Adam: It has been amazing! To only be in the car racing scene for two years and getting the chance to race at places like Bathurst, Surfers Paradise and in front of my home crowd at Barbagallo [Perth], has been amazing. I have learned so much about racing over the 2013 season…the tracks, the cars, the media. It has just been a dream come true for me! When I go to the track I am honestly like a kid in a candy shop, there is nowhere else I’d rather be!

Adam Marjoram walking away from his horrific crash. Source: Adam Marjoram

Adam Marjoram walking away from his horrific crash. Source: Adam Marjoram

Loren: You unfortunately had a massive crash last year at the Gold Coast 500 and had to replace the car for the final round at Sydney, how did you take that challenge of overcoming a crash and coming to grips with a new car? 

Adam: Yeah, that was definitely the biggest crash I had been in. You race knowing that accidents like that happen, but you just never expect it to happen to you. I felt pretty sore after the crash as you’d expect, but went straight into exams so I couldn’t see anyone about it! I have since seen a physio, and all is well now. But I was very lucky to get another V8 Ute for the Sydney 500. Unfortunately we were plagued with problems from chronic understeer to overheating engines. That dropped us three positions in the Championship and down to third in the Rookie of the Year Championship which was not ideal.

Loren: You’ve been busy juggling university studies and racing, do you have anything else planned for 2014? 

Adam: Yeah, has been a busy, busy year! As part of the Erebus Academy I will be travelling to more V8 Supercar rounds outside of the V8 Ute calendar to learn and help the team. Otherwise, I am looking at getting back into a kart back here in Perth to keep my eye in a little more and keep up the training so that I am at my physical peak whenever I jump into a car! There also may be a couple of cool little things pop up during the year …you’ll have to keep posted.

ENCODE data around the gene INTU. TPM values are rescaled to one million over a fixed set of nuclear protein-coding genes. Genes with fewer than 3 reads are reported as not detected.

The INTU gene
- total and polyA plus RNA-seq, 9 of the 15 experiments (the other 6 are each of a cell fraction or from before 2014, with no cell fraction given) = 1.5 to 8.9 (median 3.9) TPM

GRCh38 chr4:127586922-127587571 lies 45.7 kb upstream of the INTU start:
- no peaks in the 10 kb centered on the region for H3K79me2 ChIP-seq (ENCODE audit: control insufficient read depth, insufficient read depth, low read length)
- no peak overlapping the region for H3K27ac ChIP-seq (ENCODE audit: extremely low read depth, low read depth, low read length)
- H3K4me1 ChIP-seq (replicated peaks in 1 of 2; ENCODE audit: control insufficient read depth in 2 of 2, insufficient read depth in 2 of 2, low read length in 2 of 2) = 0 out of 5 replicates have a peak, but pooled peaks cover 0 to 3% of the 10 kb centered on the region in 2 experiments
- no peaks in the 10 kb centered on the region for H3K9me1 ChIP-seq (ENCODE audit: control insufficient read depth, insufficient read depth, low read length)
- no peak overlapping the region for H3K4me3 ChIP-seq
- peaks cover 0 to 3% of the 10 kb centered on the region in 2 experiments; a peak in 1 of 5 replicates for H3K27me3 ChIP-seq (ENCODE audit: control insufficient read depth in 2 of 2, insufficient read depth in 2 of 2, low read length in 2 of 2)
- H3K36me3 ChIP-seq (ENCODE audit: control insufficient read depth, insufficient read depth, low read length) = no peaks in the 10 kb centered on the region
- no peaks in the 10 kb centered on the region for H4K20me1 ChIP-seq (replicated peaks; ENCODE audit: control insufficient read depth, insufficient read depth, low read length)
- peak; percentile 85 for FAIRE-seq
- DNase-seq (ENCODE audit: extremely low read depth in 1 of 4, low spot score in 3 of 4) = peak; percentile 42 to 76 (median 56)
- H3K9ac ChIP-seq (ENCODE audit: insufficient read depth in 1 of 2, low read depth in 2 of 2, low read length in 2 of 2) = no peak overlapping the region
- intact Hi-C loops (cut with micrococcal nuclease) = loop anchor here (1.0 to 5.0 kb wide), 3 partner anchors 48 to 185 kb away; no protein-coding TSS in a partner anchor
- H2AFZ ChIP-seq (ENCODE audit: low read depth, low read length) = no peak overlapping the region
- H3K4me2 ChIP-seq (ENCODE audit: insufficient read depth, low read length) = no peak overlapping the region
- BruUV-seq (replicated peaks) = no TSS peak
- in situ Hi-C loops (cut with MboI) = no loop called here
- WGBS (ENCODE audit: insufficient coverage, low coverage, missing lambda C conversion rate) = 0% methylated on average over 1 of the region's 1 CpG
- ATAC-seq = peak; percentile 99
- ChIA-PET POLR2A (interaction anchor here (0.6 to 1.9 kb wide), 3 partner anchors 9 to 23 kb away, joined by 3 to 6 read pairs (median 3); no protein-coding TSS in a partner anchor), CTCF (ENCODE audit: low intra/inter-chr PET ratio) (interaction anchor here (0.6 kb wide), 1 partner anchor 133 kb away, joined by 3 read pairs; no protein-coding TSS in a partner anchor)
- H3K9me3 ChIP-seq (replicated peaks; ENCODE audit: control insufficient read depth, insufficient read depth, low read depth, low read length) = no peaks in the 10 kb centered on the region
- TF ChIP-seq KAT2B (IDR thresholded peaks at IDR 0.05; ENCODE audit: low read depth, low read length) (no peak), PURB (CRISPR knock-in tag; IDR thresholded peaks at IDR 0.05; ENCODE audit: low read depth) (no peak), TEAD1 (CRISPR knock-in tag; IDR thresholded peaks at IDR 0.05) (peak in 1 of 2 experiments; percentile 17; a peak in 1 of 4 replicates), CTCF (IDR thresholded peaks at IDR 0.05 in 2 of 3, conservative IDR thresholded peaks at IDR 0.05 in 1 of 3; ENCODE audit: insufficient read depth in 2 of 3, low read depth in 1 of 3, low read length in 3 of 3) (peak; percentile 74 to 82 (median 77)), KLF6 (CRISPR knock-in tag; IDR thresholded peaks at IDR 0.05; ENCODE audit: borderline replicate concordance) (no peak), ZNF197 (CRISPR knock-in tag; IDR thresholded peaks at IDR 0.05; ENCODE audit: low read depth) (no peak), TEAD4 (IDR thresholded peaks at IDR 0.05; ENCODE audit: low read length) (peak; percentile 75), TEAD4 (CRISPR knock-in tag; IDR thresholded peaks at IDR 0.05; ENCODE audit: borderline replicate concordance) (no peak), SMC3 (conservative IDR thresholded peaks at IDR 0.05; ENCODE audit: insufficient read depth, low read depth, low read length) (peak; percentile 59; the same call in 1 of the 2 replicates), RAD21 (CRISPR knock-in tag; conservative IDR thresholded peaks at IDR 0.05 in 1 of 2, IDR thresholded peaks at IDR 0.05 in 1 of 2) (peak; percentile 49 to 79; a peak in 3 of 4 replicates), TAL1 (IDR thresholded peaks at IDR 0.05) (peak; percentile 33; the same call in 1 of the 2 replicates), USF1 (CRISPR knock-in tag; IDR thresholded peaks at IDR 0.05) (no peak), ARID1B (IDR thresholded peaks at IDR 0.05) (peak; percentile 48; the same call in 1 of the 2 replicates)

Loren: The team here at Fiasco Sports will definitely be watching you this year! Is there anyone you would like to thank? 

Adam: Thanks! Look everyone that has been instrumental in forging my Motorsport Career has been amazing, namely the support from Auto One, Valvoline, Supercharge Batteries, Nova, my team last year – Williams Race Tech – and and my new team, Erebus Motorsport.

Loren: Thank you very much Adam, catch you on the track! 

Written by Loren Hazelwood. @LorenHazelwood

– See more at: http://fiascosports.com/go-aussie-adam-rising-v8-ute-driver-adam-marjoram/#sthash.qNLeeJLp.dpuf


Stoner in Australia? Bloody Oath

Australian V8 Supercars, MotoGP, Spultured

Published on http://www.spultured.com

Casey Stoner in V8 Supercars

I remember it was about this time last year, when the media was talking about Casey Stoner retiring and how much it was going to hurt the MotoGP category. Everyone had their opinion about why Stoner should stay, how useless he was going to be in a V8 Supercar and how Honda would not be able to find a replacement for the Australian world champion.